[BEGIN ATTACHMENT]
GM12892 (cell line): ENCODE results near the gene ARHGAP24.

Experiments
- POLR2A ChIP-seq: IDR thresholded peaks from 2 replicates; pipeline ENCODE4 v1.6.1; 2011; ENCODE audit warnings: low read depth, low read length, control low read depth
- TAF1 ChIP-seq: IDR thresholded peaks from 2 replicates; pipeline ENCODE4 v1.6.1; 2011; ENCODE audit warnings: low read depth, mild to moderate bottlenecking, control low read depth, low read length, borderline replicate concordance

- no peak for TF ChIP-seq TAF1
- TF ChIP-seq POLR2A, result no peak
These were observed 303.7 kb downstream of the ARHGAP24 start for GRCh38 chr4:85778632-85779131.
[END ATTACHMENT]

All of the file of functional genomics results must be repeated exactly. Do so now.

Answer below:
GM12892 (cell line): ENCODE results near the gene ARHGAP24.

Experiments
- POLR2A ChIP-seq: IDR thresholded peaks from 2 replicates; pipeline ENCODE4 v1.6.1; 2011; ENCODE audit warnings: low read depth, low read length, control low read depth
- TAF1 ChIP-seq: IDR thresholded peaks from 2 replicates; pipeline ENCODE4 v1.6.1; 2011; ENCODE audit warnings: low read depth, mild to moderate bottlenecking, control low read depth, low read length, borderline replicate concordance

- no peak for TF ChIP-seq TAF1
- TF ChIP-seq POLR2A, result no peak
These were observed 303.7 kb downstream of the ARHGAP24 start for GRCh38 chr4:85778632-85779131.